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In 1990, Wheeler County was named the poorest county in the state of Oregon. Things haven’t changed much since.
According to Judy Potter, District Manager, of Wheeler County’s Soil and Water Conservation District, and the owner of a cattle ranch in the area, the county is still the poorest in the state. It is only getting worse.
Historically, the county’s economic base depended on timber and agriculture – primarily ranching. In 1990, the spotted owl was listed as an endangered species and, on the basis of faulty science, the environmentalists claimed that logging in Oregon had to stop in order to preserve the spotted owl.
Twenty-five years later, we have no forest industry, the spotted owl population is down 40 percent, and our forests are burning and dying. Unlike counties situated along the I-5 corridor, there are far fewer business options in the middle of nowhere Oregon.
Except for a few jobs from tourism and hunting, ranching is one of the remaining options, but now regulations purportedly to protect fish habitat, are being used to close down agriculture in Wheeler County. Wheeler County is the home of Painted Hills Natural Beef and other natural ranchers whose products are sold in the high-end grocery stores which cater to the most environmentally conscious shoppers.
Ranchers are closing operations because the government regulators are putting more and more onerous and expensive requirements on landowners purportedly to protect fish habitat. The situation is similar to what is going on in California where the government is dumping river water in the sea at a time when a drought is killing farms.
In Wheeler County, irrigation systems must be buried at great expense and fences must be built to keep cattle and other livestock from approaching streams, rivers, lakes, and flood plains. The farmers are being forced to make massive investments on the basis of very questionable science. The agencies’ appeal to the authority of science or scientists, but they seldom question the scientific validity of the underlying theories.
And, like the forests, the rangeland is dying. Environmentalists are creating new deserts in Oregon. Grass needs to be grazed to grow. If there is no grazing, the grasslands will simply die or it will burn. Government policies are not, in fact, saving the fish anymore than they saved the spotted owl. They are, however, killing other species, including farmers and ranchers.
The government gives grants to finance some of these costs, but applying for these grants is time consuming. In addition, the government installs water monitoring equipment for the rancher or farmer. However, all the data from the equipment is available to the government, which has used it to go on “fishing” expeditions in order to intrude more and more on the daily operations of the farms and ranches. So the land owners buy their own equipment and do their own monitoring.
The EPA and DEQ are supposed to regulate water quality and temperature of each stream to improve riparian habitat. As reported in state literature:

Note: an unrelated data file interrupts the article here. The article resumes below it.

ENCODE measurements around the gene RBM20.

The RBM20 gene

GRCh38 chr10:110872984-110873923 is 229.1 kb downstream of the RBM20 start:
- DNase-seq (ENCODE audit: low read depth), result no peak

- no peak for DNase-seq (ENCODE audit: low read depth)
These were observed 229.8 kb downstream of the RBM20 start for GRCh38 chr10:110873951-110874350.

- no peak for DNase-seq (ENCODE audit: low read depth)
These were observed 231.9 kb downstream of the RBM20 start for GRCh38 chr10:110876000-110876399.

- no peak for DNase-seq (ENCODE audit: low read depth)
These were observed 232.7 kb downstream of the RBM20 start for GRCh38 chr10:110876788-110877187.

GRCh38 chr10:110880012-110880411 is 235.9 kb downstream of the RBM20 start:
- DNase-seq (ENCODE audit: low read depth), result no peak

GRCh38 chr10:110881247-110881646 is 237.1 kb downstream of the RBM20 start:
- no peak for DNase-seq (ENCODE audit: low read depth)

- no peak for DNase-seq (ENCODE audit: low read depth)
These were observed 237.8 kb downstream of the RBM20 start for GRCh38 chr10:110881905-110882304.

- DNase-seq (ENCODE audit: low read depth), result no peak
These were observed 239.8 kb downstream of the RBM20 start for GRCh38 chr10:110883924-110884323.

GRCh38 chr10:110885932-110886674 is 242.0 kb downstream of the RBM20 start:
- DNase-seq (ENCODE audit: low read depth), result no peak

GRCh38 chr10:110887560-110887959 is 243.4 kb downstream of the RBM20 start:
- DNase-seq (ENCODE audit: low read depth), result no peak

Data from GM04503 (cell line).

In 1993 the Oregon Legislature passed the Agricultural Water Quality Management Act, also known as Senate Bill 1010 (SB 1010). SB 1010 requires the Oregon Department of Agriculture to help reduce water pollution from agricultural sources, thus improving water conditions in the watersheds throughout the state. The Federal Clean Water Act requires the testing and listing of waterways that do not meet water quality standards.
What this means is that there is a continuing struggle between Oregon Department of Agriculture, EPA, DEQ, and the landowners. ODA has been able to manage implementation of these regulations and put more and more pressure on the districts and farmers. But the real purpose seems to be to stop agriculture and stop business in rural Oregon. The landowners simply do not have the money or the energy to stay in the game.
One wonders if regulators understand what it takes to produce food. The true objective seems to be to get cattle off both public lands and private lands. It is not about environmental improvement. Would the government rather import food from a Third World country, where food is not safe, rather than grow food in the US, the safest food in the world?
Environmental regulators dictate what agriculture, ranchers and farmers, can and cannot do. These regulators include not only EPA and DEQ, but Bureau of Land Management, Fish and Wildlife, Oregon Watershed Enhancement Board and many others. The US Department of
Agriculture spends most of its budget on litigation, not on helping ranchers, farmers, or agriculture.
Oregon Natural Desert, a well-funded environmental group, spends enormous funds suing the farmers and ranchers and publishing research to drive them out. Whole Foods is a business partner of this organization. One wonders if Whole Foods understands many of its own organic suppliers will go out of business as a result of the growing pressure of these regulations and lawsuits. Painted Hills Beef may no longer be coming to a Whole Foods or News Seasons near you.
H. G. Wells, a liberal historian and author of The Time Machine, wrote that most people do not understand or care what is happening until it impacts them directly. Will Portland Metro wake up only when locally produced food like Painted Hills Beef is no longer at the grocery store?
The loggers are almost gone. It looks like the farmers and ranchers are next.
An earlier version of this story was originally published in the U-Choose Education Bulletin.
Header Image: Gary Halvorson, Oregon State Archives via Wikimedia Commons
Tags: agriculture, BLM, Clean Water Act, Department of Agriculture, DEQ, EPA, farming, ranching, spotted owl, Timber, Wheeler County
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